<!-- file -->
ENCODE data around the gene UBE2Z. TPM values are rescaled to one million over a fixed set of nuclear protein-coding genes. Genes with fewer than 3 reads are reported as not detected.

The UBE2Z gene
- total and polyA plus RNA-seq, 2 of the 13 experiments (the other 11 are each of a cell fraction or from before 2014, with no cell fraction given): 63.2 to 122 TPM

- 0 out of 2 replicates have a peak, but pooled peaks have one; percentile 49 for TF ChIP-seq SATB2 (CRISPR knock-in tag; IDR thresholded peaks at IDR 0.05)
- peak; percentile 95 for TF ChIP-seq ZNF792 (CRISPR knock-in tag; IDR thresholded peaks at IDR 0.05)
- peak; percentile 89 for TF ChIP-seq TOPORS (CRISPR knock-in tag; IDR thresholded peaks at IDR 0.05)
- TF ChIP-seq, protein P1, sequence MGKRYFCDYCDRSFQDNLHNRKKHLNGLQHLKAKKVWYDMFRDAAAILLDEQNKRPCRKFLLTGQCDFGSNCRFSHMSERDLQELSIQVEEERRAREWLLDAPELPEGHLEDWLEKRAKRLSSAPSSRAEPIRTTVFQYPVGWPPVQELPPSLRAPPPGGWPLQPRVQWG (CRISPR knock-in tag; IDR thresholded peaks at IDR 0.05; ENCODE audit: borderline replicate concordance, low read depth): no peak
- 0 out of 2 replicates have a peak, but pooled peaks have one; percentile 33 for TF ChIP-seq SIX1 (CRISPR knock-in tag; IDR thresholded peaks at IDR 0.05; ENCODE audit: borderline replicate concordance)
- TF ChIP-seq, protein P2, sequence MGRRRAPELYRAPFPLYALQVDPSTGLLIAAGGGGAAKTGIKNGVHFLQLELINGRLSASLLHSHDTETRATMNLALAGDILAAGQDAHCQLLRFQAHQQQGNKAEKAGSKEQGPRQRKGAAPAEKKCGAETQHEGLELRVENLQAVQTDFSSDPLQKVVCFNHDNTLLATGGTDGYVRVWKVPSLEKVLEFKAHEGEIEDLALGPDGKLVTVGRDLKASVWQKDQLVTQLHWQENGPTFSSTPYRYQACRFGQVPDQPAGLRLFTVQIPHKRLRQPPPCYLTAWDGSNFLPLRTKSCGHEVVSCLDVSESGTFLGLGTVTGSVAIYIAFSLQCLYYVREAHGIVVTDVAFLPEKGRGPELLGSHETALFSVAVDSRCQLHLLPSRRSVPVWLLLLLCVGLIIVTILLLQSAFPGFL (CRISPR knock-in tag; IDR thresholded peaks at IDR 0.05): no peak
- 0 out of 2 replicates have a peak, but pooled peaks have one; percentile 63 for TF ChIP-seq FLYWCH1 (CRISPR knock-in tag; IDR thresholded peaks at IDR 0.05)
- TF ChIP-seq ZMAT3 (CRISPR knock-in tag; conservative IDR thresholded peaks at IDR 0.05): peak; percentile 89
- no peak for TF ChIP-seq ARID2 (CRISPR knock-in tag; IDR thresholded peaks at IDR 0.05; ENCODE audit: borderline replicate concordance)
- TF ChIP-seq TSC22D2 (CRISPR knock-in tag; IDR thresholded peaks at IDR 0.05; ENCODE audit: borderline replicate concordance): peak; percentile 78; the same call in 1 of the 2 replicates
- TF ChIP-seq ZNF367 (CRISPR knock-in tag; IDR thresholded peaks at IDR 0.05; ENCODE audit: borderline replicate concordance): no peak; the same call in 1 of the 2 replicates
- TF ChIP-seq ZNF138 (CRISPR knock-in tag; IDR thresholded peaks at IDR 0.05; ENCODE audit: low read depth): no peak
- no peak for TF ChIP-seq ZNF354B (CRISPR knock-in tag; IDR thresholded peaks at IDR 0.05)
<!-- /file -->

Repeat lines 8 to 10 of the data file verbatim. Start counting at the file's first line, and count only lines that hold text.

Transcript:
- 0 out of 2 replicates have a peak, but pooled peaks have one; percentile 33 for TF ChIP-seq SIX1 (CRISPR knock-in tag; IDR thresholded peaks at IDR 0.05; ENCODE audit: borderline replicate concordance)
- TF ChIP-seq, protein P2, sequence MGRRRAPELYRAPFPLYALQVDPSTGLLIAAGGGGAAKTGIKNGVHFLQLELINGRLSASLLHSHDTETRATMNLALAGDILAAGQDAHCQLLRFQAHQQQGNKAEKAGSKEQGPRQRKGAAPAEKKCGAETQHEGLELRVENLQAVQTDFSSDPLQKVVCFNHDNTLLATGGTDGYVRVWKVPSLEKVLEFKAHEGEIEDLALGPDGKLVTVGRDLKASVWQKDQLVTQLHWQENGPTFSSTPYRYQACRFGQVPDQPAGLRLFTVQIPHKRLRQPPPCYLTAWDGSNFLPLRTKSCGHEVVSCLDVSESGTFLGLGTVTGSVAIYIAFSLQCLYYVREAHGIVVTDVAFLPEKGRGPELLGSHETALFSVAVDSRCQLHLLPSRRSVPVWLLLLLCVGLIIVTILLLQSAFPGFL (CRISPR knock-in tag; IDR thresholded peaks at IDR 0.05): no peak
- 0 out of 2 replicates have a peak, but pooled peaks have one; percentile 63 for TF ChIP-seq FLYWCH1 (CRISPR knock-in tag; IDR thresholded peaks at IDR 0.05)